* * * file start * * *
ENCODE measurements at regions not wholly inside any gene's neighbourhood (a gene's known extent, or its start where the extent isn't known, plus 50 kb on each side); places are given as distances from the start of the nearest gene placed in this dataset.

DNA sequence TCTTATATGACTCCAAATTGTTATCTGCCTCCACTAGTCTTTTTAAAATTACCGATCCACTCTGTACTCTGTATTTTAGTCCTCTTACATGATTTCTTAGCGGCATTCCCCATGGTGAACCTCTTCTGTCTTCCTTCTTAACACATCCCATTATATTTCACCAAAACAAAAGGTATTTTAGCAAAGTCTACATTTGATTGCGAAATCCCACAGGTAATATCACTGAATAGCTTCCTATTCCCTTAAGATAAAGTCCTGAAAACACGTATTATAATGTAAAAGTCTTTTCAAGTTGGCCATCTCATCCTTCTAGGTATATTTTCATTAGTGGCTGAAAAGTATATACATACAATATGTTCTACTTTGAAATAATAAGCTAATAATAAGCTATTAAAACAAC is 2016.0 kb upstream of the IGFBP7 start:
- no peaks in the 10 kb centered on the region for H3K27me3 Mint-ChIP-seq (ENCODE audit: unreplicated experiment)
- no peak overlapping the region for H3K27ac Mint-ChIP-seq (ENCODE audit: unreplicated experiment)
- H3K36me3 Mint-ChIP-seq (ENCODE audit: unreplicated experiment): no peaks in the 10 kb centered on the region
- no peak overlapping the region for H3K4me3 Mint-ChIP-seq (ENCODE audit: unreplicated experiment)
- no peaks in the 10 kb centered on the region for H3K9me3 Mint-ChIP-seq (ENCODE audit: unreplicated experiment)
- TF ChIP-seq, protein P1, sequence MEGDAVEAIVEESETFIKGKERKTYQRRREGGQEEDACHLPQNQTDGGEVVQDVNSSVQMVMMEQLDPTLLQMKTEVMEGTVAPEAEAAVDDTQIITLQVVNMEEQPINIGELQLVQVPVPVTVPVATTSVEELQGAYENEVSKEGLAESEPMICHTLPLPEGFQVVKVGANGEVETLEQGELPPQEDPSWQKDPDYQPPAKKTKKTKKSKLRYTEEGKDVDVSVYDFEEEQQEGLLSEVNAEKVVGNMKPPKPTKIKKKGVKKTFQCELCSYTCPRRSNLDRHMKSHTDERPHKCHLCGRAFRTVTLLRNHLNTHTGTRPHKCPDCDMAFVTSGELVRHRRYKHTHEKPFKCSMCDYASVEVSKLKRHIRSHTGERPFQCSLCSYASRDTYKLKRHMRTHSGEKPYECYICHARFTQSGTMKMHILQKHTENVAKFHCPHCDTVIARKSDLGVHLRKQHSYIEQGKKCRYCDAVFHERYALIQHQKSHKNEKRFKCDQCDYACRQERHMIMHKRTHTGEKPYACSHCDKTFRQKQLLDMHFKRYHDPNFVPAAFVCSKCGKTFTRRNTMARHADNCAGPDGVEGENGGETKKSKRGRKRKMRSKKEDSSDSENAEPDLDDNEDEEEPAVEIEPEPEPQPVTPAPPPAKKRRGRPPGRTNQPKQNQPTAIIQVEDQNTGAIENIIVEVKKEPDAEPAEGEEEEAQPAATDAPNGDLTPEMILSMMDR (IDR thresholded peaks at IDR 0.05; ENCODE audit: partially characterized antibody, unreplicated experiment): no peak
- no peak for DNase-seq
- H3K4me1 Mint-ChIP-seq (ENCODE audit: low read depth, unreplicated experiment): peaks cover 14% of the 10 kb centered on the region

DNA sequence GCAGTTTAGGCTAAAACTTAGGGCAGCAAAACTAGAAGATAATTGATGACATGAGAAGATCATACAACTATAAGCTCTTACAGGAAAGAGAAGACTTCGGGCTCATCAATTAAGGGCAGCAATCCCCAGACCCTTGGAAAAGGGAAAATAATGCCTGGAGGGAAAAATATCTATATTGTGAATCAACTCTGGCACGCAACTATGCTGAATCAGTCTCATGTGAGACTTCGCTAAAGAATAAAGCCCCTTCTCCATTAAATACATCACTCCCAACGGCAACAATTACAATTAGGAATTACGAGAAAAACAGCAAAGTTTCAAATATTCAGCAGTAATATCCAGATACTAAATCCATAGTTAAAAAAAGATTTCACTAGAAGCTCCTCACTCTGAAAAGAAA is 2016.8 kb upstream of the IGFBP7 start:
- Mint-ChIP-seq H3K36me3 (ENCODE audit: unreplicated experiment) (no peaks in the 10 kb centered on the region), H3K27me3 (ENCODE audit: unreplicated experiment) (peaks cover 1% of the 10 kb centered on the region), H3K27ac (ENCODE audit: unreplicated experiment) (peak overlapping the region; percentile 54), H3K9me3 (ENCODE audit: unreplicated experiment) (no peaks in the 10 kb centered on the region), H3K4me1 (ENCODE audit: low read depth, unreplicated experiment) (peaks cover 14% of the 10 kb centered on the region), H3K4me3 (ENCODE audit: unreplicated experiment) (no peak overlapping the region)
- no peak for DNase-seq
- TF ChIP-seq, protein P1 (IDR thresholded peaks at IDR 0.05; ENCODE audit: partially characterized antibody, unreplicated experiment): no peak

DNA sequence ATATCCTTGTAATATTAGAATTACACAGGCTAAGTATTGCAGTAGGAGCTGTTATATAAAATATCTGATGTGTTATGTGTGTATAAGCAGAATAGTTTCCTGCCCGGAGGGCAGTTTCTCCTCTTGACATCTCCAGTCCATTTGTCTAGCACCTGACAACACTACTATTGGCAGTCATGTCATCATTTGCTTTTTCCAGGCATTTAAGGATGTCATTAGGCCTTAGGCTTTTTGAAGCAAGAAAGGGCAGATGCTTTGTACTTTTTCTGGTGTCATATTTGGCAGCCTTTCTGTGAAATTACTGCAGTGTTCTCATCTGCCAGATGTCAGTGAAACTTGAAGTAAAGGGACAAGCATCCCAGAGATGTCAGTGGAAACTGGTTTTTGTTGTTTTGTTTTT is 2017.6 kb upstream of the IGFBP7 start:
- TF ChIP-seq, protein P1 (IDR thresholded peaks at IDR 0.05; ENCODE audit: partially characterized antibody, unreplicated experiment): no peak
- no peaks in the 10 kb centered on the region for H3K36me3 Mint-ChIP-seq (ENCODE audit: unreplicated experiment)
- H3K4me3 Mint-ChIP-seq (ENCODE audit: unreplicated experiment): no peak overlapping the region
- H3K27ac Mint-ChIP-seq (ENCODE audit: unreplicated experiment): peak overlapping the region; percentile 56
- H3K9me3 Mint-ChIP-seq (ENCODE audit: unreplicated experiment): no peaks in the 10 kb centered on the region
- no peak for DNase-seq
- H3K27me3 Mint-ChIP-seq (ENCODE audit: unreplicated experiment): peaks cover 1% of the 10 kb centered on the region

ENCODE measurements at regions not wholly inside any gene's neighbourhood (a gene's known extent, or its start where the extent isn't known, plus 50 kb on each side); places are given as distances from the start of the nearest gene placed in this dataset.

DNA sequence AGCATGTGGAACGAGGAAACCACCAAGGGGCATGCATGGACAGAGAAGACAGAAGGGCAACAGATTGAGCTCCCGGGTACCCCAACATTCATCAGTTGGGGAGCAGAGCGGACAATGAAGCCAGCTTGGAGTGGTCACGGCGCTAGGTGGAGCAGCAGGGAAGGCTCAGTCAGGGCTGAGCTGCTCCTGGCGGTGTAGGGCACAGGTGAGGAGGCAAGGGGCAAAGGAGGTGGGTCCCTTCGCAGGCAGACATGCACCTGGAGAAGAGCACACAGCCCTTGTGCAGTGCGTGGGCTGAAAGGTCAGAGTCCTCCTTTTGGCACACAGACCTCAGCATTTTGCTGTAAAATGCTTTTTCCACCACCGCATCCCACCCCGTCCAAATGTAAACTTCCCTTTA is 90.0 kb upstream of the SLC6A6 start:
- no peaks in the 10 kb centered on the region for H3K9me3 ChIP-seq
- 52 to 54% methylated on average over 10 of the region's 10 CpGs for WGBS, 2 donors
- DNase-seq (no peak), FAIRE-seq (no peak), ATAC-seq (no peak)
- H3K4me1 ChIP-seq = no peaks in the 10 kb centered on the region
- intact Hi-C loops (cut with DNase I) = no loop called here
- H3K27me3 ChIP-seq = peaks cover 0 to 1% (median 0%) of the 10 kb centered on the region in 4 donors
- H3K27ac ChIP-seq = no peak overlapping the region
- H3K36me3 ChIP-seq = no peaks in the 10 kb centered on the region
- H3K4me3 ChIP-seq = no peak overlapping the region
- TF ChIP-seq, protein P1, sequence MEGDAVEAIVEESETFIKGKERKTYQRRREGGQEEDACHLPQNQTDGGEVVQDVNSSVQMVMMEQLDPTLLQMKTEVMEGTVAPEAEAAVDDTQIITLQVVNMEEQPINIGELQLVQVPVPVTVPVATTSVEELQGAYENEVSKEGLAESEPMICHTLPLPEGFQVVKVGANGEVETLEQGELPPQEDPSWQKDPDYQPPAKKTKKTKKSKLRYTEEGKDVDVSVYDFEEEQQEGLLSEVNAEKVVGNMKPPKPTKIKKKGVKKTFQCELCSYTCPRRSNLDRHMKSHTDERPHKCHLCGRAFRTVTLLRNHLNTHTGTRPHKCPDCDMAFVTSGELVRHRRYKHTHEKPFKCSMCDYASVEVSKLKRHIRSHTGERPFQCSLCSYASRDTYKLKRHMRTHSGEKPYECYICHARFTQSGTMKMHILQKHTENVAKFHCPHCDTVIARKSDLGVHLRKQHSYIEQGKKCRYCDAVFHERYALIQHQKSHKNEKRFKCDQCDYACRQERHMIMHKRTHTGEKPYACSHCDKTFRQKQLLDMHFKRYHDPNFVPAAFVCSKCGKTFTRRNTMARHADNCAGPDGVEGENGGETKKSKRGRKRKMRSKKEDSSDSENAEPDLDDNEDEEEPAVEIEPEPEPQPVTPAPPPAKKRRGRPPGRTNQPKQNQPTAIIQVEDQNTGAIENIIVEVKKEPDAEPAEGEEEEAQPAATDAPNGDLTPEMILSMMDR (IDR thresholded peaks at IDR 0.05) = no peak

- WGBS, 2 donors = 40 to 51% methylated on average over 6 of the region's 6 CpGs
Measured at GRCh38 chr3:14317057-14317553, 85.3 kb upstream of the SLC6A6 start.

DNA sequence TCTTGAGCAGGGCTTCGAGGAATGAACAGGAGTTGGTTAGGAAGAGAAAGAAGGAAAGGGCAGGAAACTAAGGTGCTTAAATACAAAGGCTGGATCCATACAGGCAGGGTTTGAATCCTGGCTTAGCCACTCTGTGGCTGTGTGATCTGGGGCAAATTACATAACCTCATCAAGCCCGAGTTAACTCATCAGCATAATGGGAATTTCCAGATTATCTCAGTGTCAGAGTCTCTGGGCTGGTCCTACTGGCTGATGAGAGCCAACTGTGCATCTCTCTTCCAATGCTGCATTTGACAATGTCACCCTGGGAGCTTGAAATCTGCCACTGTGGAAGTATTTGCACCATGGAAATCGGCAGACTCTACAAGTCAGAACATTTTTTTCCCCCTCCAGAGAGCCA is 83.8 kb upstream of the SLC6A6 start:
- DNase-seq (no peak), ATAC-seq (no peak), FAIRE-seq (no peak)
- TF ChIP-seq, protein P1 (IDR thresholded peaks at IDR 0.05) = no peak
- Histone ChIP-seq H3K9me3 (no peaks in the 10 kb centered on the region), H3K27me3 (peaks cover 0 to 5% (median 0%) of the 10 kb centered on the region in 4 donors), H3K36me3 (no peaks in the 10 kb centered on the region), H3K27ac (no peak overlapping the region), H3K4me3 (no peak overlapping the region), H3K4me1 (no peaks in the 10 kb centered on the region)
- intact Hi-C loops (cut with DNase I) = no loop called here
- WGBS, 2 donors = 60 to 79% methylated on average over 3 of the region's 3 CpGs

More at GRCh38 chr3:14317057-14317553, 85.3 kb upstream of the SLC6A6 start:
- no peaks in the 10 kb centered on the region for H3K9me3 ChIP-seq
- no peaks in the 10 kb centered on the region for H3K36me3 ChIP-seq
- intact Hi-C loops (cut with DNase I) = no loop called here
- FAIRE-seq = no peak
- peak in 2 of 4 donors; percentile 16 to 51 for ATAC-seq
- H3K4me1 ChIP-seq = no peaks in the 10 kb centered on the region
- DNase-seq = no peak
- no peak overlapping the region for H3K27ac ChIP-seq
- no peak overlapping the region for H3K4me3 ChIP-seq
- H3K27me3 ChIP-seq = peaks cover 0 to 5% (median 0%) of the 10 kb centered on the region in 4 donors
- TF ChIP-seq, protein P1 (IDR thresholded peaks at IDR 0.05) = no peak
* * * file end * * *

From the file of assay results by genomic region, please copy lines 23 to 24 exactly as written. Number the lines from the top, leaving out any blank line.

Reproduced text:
ENCODE measurements at regions not wholly inside any gene's neighbourhood (a gene's known extent, or its start where the extent isn't known, plus 50 kb on each side); places are given as distances from the start of the nearest gene placed in this dataset.

DNA sequence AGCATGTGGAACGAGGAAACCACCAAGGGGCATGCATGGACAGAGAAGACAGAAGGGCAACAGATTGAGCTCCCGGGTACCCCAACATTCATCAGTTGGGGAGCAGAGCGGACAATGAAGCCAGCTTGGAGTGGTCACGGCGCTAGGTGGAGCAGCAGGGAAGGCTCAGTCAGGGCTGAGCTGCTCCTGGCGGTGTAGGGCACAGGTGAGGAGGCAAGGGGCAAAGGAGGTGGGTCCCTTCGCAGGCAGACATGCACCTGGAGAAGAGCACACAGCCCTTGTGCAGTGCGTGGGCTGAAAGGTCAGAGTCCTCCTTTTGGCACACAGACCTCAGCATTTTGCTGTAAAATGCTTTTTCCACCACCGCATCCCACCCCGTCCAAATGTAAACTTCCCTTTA is 90.0 kb upstream of the SLC6A6 start: